How do recruiters spend that 6-30 seconds? In fact, the first read-through is NOT a read-through at all. Generally, recruiters say, they read the top half of the first page of the resume. If it catches their interest, they read on. If not, they don't.
So, it becomes your job, as a job seeker, to make those seconds count If you do, the recruiter will want to read more! Here's how:
Focus your efforts in customizing your resume for a position on 2 things - your goals for the work you want to do and the recruiter’s position.
(1) Write your resume strategically so that it showcases the information about you that will help you get the work you WANT to do. Keep your goals in mind as you write.
(2) When you identify a position for the work you WANT to do, edit and focus your resume for that job as you apply. Highlight and feature work skills, experience, capabilities, and accomplishments that meet the position’s requirements. Show that you have performed these, or similar duties, possess the requested skills, and achieved results.
Make it easy on the eye
Ensure that your resume is easy to read. After you have focused your resume (see above 2 steps), step back and take a look. Make it easy for the recruiter to read and to learn what you can do. Here’s how:
● Use an easy-to-read format with plenty of white space.
● Bullet key points - no big blocks of text or type
● Use an easy to read type face that is commonly available.
● Use a large enough size of type so that is easy to read, generally size 11 or 12.
● For hard copies of your resume, use a good quality of paper.
● Keep it to 2 pages - 2 ½ maximum.
● Place contact information at the top of your resume. Include (at a minimum) name, e-mail address, phone number. You may also add physical address, Linked In address, website, etc.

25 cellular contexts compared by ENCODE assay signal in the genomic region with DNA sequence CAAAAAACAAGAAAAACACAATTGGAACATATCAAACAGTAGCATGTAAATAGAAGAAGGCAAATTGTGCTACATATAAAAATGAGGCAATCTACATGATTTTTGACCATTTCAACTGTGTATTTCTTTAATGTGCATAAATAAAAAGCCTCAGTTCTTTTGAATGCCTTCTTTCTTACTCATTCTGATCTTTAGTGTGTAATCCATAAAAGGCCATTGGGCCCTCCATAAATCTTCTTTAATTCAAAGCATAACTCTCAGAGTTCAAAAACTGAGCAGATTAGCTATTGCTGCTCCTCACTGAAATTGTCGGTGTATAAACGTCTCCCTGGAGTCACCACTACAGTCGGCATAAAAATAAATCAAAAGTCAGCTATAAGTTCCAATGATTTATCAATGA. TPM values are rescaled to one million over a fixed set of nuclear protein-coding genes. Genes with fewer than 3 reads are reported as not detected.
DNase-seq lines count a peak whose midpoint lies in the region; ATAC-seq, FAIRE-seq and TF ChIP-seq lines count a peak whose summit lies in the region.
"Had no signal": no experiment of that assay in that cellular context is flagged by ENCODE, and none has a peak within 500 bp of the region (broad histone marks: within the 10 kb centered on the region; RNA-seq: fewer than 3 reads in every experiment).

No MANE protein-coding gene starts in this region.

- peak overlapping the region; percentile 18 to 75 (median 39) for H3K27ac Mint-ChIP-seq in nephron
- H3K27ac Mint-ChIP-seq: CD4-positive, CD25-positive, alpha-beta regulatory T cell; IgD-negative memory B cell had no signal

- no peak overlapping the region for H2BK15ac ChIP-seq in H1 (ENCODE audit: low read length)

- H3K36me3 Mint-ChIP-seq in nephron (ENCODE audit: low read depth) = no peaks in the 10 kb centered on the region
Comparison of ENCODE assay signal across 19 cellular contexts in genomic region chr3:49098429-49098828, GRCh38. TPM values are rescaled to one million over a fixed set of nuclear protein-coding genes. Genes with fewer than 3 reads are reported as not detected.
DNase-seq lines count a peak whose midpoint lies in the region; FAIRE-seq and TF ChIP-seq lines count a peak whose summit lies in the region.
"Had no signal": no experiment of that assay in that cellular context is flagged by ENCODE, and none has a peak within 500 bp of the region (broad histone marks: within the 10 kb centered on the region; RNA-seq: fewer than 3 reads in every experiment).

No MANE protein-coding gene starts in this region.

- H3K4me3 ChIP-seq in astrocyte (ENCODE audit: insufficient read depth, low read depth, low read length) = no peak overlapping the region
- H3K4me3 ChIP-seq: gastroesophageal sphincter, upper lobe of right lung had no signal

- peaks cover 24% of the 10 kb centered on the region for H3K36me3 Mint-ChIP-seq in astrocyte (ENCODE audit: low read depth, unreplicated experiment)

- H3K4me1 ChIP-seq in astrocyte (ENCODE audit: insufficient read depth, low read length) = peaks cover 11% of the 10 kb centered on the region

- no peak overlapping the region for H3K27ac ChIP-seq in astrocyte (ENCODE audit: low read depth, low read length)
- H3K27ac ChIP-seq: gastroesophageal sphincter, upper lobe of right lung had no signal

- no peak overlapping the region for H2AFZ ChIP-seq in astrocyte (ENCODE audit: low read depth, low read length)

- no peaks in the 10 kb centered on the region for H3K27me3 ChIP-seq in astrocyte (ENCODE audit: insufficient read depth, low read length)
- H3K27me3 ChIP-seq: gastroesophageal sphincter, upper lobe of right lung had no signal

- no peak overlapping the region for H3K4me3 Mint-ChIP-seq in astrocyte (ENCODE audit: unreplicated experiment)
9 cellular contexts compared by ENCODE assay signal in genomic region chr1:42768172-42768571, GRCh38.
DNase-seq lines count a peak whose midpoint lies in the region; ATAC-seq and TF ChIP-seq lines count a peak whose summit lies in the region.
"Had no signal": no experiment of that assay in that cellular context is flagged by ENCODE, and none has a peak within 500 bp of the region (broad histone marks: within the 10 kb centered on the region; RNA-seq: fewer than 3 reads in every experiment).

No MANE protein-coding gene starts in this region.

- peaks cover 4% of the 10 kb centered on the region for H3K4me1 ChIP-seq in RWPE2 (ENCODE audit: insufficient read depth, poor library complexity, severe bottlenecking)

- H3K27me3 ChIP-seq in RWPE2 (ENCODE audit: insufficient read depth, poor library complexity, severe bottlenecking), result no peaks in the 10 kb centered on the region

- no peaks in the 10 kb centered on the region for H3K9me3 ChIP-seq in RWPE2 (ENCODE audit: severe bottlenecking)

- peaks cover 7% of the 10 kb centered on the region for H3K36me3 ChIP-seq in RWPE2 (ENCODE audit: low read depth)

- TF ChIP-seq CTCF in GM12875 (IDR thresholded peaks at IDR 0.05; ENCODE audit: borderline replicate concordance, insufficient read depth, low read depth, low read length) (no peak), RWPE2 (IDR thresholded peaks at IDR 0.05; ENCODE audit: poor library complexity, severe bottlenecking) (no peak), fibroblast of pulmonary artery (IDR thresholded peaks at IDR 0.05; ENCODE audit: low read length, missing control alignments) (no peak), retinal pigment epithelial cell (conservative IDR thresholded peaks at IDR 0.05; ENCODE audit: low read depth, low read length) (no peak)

● Place some key contact information at the top of page 2 in case the pages get separated - name, phone OR e-mail, page number
● Write an initial concise and relevant summary of your work experience and skills, and put it on the top of your resume, directly below your contact information.
● Use phrases. No complete sentences on a resume.
● No pronouns on a resume.
● State the content succinctly.
● Don't waste the recruiter's time with descriptions of the company or its projects. Instead, write about what you did and the results you achieved, i.e. Accomplishment Statements. Show what you have done and what benefit you provided your previous employer(s).
● Include only relevant additional information about your education, associations, publications, awards.
● Exclude hobbies, religious affiliations, political affiliations in most cases
The trick to producing a resume that gets read is to show what you have done and what benefit you provided your previous employer(s) in an attractive and easy to read format.
For additional information on marketing yourself and your capabilities, please refer to the many articles found under the Articles tabs of the AJC–Career Strategy website.
firstname.lastname@example.org www.ajcglobal.com AJC - for Your Career Path
Linked In: www.linkedin.com/pub/nancy-c-gober/6/14b/965